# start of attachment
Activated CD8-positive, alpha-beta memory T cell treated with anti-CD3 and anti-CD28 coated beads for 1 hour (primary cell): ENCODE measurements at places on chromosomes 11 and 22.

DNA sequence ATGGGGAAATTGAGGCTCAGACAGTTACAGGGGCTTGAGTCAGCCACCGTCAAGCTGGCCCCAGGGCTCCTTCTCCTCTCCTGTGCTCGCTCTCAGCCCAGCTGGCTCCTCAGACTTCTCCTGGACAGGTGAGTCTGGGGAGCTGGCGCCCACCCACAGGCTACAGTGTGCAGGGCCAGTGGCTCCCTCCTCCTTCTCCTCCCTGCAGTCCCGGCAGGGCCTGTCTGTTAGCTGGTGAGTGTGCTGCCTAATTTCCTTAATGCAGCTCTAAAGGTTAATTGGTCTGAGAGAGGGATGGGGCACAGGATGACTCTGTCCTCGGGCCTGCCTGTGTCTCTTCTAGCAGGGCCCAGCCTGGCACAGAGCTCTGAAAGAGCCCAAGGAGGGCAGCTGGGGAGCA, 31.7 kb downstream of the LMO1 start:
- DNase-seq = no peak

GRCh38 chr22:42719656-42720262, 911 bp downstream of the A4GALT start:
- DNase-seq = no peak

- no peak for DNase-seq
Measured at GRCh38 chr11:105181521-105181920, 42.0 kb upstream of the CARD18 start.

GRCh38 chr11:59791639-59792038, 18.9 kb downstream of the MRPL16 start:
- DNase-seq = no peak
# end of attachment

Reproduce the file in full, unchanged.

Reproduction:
Activated CD8-positive, alpha-beta memory T cell treated with anti-CD3 and anti-CD28 coated beads for 1 hour (primary cell): ENCODE measurements at places on chromosomes 11 and 22.

DNA sequence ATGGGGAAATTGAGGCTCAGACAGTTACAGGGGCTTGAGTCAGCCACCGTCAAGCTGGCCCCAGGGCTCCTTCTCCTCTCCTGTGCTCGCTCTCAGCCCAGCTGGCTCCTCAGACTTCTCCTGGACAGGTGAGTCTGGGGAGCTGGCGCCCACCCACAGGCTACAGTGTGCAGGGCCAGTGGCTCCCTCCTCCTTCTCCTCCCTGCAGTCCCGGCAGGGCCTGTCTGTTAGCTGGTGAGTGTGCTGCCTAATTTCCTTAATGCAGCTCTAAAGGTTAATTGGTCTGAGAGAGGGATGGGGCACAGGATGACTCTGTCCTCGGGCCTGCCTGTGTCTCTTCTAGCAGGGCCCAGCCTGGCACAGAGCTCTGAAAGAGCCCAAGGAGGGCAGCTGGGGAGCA, 31.7 kb downstream of the LMO1 start:
- DNase-seq = no peak

GRCh38 chr22:42719656-42720262, 911 bp downstream of the A4GALT start:
- DNase-seq = no peak

- no peak for DNase-seq
Measured at GRCh38 chr11:105181521-105181920, 42.0 kb upstream of the CARD18 start.

GRCh38 chr11:59791639-59792038, 18.9 kb downstream of the MRPL16 start:
- DNase-seq = no peak